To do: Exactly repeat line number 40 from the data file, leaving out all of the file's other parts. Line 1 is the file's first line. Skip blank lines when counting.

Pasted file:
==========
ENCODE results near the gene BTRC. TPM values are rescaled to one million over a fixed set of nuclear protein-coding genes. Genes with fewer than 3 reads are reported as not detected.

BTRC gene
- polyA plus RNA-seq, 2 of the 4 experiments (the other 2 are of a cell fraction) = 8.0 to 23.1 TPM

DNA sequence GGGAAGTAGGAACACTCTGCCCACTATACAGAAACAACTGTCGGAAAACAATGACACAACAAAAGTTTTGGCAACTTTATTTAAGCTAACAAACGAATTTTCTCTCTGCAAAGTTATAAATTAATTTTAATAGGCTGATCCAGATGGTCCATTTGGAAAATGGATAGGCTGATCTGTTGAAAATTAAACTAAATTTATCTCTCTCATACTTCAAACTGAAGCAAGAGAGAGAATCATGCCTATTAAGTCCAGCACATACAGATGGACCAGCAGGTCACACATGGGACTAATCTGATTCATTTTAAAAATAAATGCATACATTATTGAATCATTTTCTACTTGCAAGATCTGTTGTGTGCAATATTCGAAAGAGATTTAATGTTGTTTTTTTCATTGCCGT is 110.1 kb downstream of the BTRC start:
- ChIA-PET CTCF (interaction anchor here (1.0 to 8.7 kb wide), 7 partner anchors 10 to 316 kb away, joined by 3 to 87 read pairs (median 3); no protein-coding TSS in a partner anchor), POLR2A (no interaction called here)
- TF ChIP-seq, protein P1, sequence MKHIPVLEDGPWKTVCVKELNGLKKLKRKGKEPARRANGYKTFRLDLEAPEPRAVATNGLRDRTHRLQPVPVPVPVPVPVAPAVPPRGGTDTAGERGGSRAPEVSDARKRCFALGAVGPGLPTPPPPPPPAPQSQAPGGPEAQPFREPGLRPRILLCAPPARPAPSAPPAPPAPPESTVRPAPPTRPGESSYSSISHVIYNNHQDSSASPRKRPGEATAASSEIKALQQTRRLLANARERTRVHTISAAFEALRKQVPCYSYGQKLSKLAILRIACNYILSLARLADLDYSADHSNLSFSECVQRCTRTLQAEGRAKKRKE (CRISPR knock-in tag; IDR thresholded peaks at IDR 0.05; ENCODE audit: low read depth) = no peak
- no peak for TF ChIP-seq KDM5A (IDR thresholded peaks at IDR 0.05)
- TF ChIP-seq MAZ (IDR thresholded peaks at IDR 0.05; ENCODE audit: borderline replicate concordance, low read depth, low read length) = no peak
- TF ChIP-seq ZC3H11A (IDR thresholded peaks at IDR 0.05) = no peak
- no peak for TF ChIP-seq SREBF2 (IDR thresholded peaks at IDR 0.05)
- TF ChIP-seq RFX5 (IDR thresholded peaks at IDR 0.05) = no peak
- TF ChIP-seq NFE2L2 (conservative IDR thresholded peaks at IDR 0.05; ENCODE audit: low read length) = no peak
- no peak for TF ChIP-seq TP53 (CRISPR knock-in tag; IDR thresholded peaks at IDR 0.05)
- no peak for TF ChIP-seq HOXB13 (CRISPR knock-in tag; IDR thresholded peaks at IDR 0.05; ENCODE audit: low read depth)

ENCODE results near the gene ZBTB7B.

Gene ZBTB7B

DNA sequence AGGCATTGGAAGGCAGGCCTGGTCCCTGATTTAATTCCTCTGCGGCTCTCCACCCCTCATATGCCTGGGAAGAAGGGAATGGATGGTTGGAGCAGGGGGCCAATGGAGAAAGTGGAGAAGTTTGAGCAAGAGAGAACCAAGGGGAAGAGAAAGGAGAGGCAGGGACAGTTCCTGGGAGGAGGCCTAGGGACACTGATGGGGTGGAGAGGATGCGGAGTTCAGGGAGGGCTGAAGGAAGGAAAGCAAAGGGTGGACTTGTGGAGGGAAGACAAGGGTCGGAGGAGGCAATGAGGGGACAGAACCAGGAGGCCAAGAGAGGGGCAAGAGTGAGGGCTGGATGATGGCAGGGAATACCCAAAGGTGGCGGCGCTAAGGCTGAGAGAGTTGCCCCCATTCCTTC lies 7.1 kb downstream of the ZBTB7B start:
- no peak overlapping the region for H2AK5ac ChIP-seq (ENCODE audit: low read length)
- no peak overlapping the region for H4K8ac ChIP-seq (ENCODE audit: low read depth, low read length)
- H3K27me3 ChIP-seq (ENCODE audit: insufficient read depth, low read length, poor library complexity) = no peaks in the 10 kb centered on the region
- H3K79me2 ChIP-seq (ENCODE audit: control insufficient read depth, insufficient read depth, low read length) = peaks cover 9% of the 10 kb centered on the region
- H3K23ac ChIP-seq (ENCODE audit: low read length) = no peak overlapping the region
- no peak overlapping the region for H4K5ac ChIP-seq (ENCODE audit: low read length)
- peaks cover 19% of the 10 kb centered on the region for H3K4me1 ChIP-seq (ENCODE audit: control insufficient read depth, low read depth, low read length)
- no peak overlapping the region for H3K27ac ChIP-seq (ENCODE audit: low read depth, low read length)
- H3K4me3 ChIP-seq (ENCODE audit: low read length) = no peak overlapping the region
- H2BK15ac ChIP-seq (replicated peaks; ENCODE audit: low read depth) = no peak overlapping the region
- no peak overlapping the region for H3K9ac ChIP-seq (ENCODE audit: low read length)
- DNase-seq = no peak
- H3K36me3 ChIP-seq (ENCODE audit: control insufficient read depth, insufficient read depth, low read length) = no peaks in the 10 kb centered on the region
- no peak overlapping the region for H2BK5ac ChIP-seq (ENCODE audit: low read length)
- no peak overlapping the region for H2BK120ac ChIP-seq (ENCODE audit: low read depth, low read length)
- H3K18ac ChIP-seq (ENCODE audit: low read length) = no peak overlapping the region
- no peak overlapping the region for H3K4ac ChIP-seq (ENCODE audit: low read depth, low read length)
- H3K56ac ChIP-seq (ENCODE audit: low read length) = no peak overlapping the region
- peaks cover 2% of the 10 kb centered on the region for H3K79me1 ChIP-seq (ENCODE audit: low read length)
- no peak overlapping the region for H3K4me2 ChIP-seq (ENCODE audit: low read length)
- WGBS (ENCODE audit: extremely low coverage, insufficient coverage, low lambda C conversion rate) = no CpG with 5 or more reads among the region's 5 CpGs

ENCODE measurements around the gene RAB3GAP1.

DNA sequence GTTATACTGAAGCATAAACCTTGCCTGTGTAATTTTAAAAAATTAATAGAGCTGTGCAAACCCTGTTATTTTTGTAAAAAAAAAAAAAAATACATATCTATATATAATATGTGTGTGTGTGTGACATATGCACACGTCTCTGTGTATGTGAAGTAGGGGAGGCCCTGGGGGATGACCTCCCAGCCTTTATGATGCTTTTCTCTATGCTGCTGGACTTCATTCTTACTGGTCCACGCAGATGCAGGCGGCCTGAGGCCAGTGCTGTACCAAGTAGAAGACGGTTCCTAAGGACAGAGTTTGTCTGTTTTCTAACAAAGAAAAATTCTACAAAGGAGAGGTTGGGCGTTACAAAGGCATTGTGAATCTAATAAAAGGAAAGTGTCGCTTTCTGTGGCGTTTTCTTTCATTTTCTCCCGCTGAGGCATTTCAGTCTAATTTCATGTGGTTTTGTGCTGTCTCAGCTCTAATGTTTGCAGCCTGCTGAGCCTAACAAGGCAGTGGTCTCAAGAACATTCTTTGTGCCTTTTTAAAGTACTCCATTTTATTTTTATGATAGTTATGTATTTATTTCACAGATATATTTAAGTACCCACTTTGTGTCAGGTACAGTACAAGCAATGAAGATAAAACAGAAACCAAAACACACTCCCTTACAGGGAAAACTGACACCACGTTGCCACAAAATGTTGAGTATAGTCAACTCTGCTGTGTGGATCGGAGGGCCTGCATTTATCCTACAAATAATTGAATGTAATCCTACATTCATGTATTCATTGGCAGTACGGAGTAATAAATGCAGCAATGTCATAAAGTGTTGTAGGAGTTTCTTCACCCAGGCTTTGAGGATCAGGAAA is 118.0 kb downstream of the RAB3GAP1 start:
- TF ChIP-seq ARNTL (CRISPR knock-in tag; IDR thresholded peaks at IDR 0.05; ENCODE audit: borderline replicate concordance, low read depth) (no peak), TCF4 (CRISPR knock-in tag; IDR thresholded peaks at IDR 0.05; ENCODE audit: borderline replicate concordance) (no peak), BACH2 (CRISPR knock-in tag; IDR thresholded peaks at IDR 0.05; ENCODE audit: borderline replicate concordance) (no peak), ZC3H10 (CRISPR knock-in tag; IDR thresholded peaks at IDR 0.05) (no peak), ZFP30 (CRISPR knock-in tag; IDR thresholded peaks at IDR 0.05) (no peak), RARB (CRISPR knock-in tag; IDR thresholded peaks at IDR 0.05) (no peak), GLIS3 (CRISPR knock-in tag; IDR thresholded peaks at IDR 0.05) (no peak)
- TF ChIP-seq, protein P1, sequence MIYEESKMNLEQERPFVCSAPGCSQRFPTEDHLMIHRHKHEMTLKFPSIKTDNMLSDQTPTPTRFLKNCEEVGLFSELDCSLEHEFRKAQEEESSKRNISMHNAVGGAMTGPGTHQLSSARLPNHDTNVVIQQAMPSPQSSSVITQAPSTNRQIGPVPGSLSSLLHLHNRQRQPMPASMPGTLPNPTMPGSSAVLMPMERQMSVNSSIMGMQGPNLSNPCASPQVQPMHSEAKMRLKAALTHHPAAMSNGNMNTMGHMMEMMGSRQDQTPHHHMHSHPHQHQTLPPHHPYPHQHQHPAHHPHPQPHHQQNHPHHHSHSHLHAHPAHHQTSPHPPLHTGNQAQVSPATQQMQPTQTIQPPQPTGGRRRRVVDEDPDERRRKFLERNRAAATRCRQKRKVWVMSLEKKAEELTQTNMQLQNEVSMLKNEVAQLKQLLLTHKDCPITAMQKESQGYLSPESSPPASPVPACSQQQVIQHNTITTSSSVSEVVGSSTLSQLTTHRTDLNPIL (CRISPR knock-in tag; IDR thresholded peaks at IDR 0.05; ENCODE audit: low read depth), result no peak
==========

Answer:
DNA sequence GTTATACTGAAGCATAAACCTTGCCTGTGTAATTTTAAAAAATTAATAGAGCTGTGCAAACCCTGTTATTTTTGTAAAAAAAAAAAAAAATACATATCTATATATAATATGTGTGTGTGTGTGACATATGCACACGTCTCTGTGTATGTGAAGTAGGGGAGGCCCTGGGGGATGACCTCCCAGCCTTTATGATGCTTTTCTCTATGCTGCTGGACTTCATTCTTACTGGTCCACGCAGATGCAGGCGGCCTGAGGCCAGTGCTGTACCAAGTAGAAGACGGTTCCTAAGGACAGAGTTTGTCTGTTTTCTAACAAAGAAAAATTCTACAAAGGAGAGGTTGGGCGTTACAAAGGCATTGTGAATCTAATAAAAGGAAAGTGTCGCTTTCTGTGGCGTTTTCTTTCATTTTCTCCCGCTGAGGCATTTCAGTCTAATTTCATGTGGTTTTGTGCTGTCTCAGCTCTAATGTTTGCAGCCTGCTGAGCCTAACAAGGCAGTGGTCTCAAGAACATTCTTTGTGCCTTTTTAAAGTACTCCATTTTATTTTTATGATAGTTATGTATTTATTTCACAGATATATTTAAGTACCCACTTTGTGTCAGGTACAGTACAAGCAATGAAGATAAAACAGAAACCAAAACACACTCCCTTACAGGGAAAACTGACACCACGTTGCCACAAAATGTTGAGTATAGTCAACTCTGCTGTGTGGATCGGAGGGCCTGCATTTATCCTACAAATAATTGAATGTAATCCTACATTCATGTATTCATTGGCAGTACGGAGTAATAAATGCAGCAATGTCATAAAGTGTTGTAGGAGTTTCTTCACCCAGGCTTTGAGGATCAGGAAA is 118.0 kb downstream of the RAB3GAP1 start: